Briana Alexa, known as Brika (pronounced “bree-kuh”), is an alternative singer-songwriter born and raised in Miami, Florida to Cuban-American parents. Her music, which has captivated audiences globally, is vibrant and melancholy, running the gamut of human emotions. A musician since the tender age of three, Brika’s intensely creative nature has been apparent from the start, in her childhood years of songwriting all the way to Voice Memos, her professional debut, recorded with esteemed producer Julio Reyes Copello. Her music has been ranked highly on Spotify charts and earned her placements on numerous playlists, in addition to general acclaim for what critics termed “incisively sharp, beautifully orchestrated pop music.”
Can you tell us more about your winning song, how you created it, where does it come from ?
I had the idea to show my real “Time”, modern time from born until death with much of beautiful moments and totally stress. The time before death is pretty short and we have just a few seconds before „the gate of life“ will be closed.
Therefore the remix has a transition from the first almost classical orchestral part to the hard sounded dubstep part.
This is my first project in electronic (production) music, the remix of “TIME” by Hans Zimmer (the Soundtrack to the Film “Inception”). The Remix does not include the original samples or stems of Hans Zimmer, all of the instruments were played by me with the hardware controller and sound libraries.
It is not the first time you get selected to the American Tracks… How do you use your wins and selections to promote yourself ?
I’m just starting to use social networks to build my internet presence. So I shared a Link to the Facebook-Site of American Tracks Music Award and my image with laurel on Facebook and SoundCloud.
Now I plan my own internet site, where I will publish the link to your website under “awards“.
Cool ! As an artist, what are your goals, what are you aiming for ?
I have just graduated as an Audio Engineer (in SAE Institute) and now I learn and begin to compose music for films and TV. I’m looking for a way and for people to collaborate with and going this way together. This is my biggest dream, realizing it will make me completely happy.
What would be some of your references or influences ?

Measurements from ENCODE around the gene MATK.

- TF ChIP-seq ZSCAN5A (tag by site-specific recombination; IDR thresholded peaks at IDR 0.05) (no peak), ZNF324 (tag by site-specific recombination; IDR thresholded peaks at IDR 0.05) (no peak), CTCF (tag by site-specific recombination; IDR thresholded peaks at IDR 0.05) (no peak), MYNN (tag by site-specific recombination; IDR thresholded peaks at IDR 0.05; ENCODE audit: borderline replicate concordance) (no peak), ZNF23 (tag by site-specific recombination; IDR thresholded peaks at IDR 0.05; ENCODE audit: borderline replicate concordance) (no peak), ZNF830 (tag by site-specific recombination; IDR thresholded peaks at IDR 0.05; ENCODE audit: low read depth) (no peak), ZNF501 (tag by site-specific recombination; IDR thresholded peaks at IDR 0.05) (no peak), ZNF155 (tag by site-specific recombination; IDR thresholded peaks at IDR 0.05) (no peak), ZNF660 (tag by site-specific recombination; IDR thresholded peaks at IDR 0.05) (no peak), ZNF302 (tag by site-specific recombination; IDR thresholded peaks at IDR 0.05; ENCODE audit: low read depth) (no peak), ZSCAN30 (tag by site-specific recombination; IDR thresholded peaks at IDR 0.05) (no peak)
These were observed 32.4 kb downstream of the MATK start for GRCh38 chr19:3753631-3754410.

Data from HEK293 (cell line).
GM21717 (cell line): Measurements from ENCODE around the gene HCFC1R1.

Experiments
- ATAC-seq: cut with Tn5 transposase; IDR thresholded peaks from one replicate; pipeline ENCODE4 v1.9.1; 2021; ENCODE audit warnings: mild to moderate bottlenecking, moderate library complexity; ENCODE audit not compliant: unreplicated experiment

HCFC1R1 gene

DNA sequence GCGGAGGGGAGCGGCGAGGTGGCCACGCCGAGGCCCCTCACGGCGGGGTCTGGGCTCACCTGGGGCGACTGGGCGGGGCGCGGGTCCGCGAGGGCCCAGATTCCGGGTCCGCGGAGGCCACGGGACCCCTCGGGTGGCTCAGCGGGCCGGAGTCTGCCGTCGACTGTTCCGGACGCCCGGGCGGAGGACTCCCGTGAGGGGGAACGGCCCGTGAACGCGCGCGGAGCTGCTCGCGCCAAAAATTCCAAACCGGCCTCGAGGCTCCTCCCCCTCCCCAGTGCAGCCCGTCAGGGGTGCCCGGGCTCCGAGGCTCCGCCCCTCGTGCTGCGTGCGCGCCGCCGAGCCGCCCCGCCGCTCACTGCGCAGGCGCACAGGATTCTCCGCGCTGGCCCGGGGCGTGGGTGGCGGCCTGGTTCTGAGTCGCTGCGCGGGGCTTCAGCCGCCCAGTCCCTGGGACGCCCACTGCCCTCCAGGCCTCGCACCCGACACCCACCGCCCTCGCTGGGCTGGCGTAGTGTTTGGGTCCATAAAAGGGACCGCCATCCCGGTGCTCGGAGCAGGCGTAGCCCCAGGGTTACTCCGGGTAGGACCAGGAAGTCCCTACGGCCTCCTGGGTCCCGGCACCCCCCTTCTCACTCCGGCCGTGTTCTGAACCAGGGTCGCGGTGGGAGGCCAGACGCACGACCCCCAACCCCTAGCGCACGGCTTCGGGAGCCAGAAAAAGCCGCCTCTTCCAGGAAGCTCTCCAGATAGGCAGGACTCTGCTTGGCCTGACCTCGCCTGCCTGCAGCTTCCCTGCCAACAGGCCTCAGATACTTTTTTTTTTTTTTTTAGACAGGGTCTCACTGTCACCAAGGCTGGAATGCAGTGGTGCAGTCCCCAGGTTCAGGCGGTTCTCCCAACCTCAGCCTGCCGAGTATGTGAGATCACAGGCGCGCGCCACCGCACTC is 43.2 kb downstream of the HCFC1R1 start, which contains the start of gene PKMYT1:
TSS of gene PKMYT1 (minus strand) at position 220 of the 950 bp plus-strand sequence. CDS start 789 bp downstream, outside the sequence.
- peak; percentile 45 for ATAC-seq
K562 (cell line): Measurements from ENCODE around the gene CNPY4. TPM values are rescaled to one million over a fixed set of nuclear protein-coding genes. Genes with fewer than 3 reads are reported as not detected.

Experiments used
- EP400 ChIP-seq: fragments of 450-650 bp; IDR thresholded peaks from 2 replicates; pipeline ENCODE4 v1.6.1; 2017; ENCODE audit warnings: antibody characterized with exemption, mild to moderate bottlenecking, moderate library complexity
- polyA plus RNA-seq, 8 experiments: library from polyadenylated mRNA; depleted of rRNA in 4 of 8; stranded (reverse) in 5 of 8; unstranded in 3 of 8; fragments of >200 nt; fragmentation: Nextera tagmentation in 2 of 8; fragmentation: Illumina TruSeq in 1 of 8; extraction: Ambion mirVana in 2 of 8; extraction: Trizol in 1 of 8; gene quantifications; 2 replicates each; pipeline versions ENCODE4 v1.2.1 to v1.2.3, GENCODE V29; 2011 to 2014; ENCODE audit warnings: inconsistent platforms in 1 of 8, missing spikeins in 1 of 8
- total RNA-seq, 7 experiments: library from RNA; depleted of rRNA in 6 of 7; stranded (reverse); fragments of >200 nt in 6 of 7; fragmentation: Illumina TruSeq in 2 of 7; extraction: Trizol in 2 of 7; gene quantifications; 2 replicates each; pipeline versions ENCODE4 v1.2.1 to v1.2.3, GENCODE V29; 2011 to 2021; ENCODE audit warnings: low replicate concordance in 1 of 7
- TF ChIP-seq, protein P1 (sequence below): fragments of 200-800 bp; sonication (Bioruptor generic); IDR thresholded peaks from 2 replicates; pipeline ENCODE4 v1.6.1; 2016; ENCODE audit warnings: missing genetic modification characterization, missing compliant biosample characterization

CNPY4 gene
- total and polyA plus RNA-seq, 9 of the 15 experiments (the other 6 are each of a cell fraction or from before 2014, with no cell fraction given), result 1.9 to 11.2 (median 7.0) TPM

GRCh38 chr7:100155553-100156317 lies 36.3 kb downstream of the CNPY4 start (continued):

My russian and jewish roots and the folk music that my mother sang in my childhood influenced me.
At the age of 7, my sister gave an album of classical music to me. When I heard Beethoven’s symphony N 5, a thousand stars exploded in my mind…
… and I realized, that music is able to strongly influence me and that it has power. Later I played and sang jazz and blues songs with my bands at the age of 20 and the styles influenced my musical perception. And of course i have a big respect for the greatest composer of our time Hans Zimmer and his Remote Control Productions team. I hope someday to meet him.
Where can we find your music ? Spotify, Itunes … ? Give us the links !
I’m just starting now and have not published many of my productions yet. They are still “in box” waiting for great release, some titles you can listen here: https://soundcloud.com/berkovitch
We have amazing artists coming to the American Tracks Music Awards. One of them is Jackson Wells. Jackson won artist revelation back in September 2017, and was again selected in December 2017. Way to go for 2018 now !
You won artist revelation this September at the American Tracks contest. Congrats! You already got Finalist at the “Song of the Year” contest, and Semi-Finalist at Unsigned Only… It looks like your song has a great echo. Can you tell us more about the origin of the track?
Sure! Originally the track came from a challenging period in my life. I always turn to writing music when I’m dealing with difficulties, because for me it continues to be a good way to cope with and understand what I am going through.
Most, if not all of my music, comes from real events I’m going through, for better or for worse.
Fallout was cathartic for me—I lost a best friend over a situation that hit me out of left field. Betrayal is a tough emotion to deal with, and I can’t tell you how important writing was toward processing that event.